Originally published by 2 Minute Medicine® (view original article). Reused on AccessMedicine with permission.

1. Breastfeeding was recommended as a first-line neonatal analgesic for procedures done in non-tertiary care in Kenya.

2. When breastfeeding is unavailable, expressed breastmilk was recommended as a first-line analgesic, with oral sugar as a second-line analgesic.

Evidence Rating Level: 1 (Excellent)

Study Rundown:

In low and middle income countries (LMICs), painful neonatal procedures are often performed without adequate use of analgesia. In addition to ethical concerns, unaddressed pain in preterm NICU patients is also correlated with delayed growth and poorer neurodevelopment outcomes. However, past research on neonatal analgesia are discrete, failing to compare many forms of analgesia in a single study. As well, currently existing guidelines in some countries cannot be applied to other countries, due to disparities in resource availability and varying cultural considerations.

In the current study, the National Pain Guideline Group (NPGG) conducted a systematic review and meta-analysis that sought to develop evidence-based recommendations for neonatal analgesia guidelines, specific to non-tertiary settings in Kenya. The NPGG recommended that breastfeeding, with skin-to-skin contact, should be a first-line analgesic. When this is not possible, expressed breastmilk should be the first choice, and an oral sugar solution the second choice, administered prior to the procedure. Skin-to-skin contact or non-nutritive sucking should take place during the procedure.

The study’s inclusion of only randomized or quasi-randomized controlled trials was a large strength of its design. Naturally, the study design limits its recommendations to be specific to Kenya only, and may have poorer generalizability to countries with greater resources. Nonetheless, these were the first neonatal analgesic guidelines generated for routine procedures, marking a large step forward for neonatal care in Kenya.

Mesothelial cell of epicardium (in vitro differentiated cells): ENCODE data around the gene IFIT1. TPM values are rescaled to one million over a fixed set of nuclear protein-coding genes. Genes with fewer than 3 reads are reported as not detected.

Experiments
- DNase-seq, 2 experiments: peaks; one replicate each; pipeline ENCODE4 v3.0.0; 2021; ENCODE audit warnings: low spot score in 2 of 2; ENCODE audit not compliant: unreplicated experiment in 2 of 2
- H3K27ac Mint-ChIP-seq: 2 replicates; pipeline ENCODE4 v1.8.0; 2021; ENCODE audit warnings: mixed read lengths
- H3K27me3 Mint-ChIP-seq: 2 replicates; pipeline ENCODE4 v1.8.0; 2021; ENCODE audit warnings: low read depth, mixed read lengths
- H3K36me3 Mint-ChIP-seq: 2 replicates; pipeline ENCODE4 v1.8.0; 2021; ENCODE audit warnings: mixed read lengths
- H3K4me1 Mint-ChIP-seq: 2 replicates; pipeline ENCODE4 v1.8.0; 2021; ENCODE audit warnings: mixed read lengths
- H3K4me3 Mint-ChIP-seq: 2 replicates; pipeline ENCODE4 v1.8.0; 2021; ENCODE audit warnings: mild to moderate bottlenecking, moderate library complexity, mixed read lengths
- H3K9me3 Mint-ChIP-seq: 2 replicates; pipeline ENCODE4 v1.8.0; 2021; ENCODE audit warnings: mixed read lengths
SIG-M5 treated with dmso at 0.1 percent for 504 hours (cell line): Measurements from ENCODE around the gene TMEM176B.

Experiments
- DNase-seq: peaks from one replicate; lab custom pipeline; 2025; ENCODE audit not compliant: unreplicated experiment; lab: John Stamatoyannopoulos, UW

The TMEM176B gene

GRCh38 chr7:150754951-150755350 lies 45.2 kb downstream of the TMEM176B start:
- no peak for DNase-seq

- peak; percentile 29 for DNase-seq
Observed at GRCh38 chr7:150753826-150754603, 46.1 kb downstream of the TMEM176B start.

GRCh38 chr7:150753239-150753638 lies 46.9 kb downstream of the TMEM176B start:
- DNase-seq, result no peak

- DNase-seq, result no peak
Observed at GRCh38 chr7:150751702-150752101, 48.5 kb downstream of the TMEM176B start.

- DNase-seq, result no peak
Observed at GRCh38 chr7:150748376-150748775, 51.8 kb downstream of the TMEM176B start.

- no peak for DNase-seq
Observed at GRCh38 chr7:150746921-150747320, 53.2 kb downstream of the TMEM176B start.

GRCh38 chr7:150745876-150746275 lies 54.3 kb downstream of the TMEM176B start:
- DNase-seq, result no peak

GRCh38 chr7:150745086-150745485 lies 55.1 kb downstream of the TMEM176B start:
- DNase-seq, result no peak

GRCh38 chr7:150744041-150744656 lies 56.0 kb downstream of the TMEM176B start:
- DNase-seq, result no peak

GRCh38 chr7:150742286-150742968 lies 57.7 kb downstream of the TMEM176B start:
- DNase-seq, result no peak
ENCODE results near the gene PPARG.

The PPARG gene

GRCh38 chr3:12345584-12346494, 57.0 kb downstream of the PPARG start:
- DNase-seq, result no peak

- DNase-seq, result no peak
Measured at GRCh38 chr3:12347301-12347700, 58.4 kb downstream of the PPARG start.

In-depth [systematic review and meta-analysis]:

This study involved a literature search from 1953 to 2019. Neonatal procedures common to non-tertiary settings in Kenya were included, such as heel pricks, intramuscular injections, and arterial punctures. Pharmacological analgesics were included in the search, but ultimately excluded by the NPGG due to low resource availability. Six pain outcomes were included, such as heart rate, oxygen saturation, premature infant pain profile (PIPP) score, and neonatal infant pain scale (NIPS) score.

The NPGG concluded with moderate certainty that breastfeeding was superior to expressed breastmilk: In the narrative synthesis, 2 out of 3 studies (n=136) showed a large effect size demonstrating superiority. As well, they concluded with low certainty that breastfeeding was superior to oral sugar: In the meta-analysis, no difference in PIPP score was found with a standard mean difference (SMD) of -0.21 (95% CI of -0.78 to 0.35, n=346). However, a reduction in NIPS was found (SMD –1.51, 95% CI –2.48 to –0.53, n=182). There was moderate certainty that oral sugar was superior to expressed breastmilk: 9 out of 14 studies (64%) in the narrative synthesis demonstrated superiority, while 5 studies demonstrated equivalence. No difference was found in the meta-analysis (PIPP: SMD 0.55, 95% CI –0.03 to 1.12, n=309).

Overall, breastfeeding was recommended as the first-line analgesic: The NPGG also took into consideration that breastfeeding had no side effects and no cost to the state. When breastfeeding is unavailable, the NPGG recommended expressed breastmilk over oral sugar, despite their deeming of oral sugar as moderately superior. This was largely done to prevent the promotion of infants sugar water at home, due to concerns regarding contaminated water and neonates being fed copious amounts of sugar if undergoing multiple procedures.

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